Amazing account of a group of flyboys in the Pacific Theatre during the madness that was the destruction of the war against Japan. Bradley also introduces the fact that the hatred that culminated in Pearl Habor and ultimatley the Atomic Bombs had its beiginnings when Commodore Matthew Perry landed in Japan in 1853, unknowingly bringing an isolationist Japan into the forfront as an industrialized nation. Also, the book refelcts the facts that both governments viewed each other as 'uncivilized barbarians' and pushed these feelings into the minds of the public through propaganda, fueling the hatred. The human element is also brought into the equation from both sides with horrifying accounts from the U.S. fire bombing of Tokyo, which killed 100,000 civilians in one night, to the atrocities Japan brought upon our captured flyboys and other military personnal. Definatley a great read and a lesson for generations to come that war is not as glorious for the winners as well as for the losers.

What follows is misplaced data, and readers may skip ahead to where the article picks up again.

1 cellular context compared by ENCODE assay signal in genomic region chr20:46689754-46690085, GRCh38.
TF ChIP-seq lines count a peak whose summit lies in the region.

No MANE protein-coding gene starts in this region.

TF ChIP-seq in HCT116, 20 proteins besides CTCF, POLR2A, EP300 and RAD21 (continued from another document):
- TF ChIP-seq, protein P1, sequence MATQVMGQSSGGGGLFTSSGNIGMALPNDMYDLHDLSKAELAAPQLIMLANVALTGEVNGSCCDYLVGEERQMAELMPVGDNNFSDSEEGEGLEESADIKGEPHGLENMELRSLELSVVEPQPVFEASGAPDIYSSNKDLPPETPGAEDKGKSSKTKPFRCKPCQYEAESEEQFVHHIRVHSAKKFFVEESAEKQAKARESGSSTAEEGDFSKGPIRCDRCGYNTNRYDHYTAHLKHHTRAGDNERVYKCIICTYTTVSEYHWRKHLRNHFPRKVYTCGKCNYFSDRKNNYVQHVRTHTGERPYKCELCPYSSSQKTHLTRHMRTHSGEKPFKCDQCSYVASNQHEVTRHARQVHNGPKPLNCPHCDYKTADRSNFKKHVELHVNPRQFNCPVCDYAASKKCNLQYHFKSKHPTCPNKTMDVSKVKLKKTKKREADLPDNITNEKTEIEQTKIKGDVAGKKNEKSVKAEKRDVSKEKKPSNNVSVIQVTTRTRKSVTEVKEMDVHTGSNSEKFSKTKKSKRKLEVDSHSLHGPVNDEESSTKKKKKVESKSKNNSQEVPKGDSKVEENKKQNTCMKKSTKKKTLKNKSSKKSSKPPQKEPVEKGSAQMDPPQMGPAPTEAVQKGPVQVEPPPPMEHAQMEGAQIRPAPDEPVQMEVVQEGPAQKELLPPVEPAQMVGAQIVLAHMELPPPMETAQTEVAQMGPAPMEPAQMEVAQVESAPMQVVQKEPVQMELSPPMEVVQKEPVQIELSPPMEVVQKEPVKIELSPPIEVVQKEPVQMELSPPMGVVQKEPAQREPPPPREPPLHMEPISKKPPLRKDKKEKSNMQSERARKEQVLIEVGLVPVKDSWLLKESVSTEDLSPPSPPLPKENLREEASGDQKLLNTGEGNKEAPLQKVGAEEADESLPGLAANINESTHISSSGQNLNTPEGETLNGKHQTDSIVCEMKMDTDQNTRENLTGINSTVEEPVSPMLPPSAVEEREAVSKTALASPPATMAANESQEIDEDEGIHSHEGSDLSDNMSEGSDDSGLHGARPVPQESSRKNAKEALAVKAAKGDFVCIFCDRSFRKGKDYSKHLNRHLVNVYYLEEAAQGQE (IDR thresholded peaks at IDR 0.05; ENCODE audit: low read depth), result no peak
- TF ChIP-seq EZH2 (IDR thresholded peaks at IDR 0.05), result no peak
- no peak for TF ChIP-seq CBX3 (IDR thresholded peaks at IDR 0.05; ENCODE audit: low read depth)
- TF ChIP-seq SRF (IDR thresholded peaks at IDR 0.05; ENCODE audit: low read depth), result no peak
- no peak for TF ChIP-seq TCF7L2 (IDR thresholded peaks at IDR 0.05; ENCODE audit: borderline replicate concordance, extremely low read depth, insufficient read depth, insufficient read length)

Guest More than 1 year ago
Mr Bradley lived in Japan for a few years and has let his experiences and admiration for the Japanese people color his acceptance of the Japanese Army in WW2. His attempt to justify their actions is hard to take. Please try reading 'The Rape of Nanking' by Iris Chang to get a real picture of the actions of the Japanese Army. Mr. Bradley's father never forgave them for what he saw on Iwo Jima.
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I knew some facts of WWII but this book covered a lot of the war in the Pacific . Great read for WWII students.
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switchJF More than 1 year ago
James Bradley outdid himself, with this book. It is historically accurate and goes into extreme detail as to why Japan felt they needed to initiate world ward two; particularly, with the U. S. Let the reader know that, while I thought this book was about the air battles, the book is really an historical review, of the Japanese culture, starting with centuries before 1941, leading up to 1941 and it's rebuilding, after WWII. This book is highly recommended, to anyone who is studying historical events and, particularly, Japan.
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Anonymous More than 1 year ago